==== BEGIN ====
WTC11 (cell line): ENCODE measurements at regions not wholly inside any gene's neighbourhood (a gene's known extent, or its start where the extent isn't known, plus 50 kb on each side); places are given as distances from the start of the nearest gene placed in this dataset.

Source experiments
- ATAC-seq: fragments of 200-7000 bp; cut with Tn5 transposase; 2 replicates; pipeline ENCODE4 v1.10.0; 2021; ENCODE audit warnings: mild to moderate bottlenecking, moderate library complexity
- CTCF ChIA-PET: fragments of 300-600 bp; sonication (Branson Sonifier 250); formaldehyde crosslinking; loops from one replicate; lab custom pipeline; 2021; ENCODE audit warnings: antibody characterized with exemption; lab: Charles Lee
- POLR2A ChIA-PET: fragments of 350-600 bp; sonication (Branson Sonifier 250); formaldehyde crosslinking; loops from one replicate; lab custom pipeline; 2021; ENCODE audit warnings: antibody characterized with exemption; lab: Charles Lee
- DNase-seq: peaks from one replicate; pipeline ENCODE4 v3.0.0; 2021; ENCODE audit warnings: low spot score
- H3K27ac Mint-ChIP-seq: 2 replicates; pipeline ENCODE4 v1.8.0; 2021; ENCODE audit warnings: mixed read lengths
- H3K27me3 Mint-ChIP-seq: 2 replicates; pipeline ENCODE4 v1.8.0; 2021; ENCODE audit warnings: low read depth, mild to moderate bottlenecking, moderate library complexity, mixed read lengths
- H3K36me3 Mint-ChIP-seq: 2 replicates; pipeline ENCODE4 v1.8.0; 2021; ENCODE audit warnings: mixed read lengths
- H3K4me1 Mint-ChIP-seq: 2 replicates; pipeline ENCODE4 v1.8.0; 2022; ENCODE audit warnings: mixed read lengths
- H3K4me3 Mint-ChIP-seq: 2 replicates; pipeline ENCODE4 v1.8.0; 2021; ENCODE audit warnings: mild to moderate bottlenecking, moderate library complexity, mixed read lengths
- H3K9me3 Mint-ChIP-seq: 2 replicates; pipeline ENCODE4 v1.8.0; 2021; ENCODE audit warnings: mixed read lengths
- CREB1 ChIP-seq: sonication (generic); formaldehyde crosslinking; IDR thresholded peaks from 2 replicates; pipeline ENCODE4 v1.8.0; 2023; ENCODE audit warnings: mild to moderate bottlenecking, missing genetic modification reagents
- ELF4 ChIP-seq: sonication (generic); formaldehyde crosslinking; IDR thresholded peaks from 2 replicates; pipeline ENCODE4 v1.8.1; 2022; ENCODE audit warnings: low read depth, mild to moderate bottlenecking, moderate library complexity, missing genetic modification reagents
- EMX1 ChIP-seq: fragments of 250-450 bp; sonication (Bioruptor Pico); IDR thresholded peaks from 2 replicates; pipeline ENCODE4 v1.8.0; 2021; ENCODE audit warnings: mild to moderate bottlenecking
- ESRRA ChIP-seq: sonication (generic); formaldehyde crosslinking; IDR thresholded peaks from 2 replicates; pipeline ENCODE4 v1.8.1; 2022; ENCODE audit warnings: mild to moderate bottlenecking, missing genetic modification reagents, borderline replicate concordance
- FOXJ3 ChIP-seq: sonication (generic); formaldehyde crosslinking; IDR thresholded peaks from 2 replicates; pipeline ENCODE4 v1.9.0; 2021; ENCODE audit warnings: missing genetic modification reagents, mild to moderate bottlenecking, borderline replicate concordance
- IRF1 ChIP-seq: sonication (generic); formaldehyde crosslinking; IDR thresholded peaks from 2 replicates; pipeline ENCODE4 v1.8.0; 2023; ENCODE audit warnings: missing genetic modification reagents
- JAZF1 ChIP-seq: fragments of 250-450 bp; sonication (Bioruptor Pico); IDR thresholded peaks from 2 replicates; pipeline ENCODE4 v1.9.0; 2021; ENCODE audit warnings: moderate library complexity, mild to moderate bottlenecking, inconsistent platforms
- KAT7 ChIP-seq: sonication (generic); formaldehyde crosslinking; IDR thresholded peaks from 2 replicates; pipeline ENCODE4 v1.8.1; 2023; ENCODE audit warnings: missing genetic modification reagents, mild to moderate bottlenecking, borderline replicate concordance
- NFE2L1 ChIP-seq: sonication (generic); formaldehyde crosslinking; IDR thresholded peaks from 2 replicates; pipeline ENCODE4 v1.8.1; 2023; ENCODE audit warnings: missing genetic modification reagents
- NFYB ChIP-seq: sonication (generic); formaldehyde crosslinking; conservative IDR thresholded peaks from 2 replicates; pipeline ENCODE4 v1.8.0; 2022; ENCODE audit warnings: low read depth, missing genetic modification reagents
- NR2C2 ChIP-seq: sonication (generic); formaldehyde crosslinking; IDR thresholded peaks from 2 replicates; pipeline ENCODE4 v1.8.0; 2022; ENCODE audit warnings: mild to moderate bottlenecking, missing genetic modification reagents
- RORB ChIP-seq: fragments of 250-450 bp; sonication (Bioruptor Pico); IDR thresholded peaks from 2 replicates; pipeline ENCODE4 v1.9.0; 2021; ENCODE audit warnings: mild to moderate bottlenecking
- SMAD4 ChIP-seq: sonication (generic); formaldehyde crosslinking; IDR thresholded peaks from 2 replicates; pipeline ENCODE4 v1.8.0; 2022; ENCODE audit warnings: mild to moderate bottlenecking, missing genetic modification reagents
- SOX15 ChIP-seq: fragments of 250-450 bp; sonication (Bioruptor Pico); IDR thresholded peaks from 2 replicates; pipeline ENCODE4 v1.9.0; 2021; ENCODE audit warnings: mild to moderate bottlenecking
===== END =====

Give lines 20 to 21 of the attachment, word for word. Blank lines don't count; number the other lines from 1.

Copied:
- KAT7 ChIP-seq: sonication (generic); formaldehyde crosslinking; IDR thresholded peaks from 2 replicates; pipeline ENCODE4 v1.8.1; 2023; ENCODE audit warnings: missing genetic modification reagents, mild to moderate bottlenecking, borderline replicate concordance
- NFE2L1 ChIP-seq: sonication (generic); formaldehyde crosslinking; IDR thresholded peaks from 2 replicates; pipeline ENCODE4 v1.8.1; 2023; ENCODE audit warnings: missing genetic modification reagents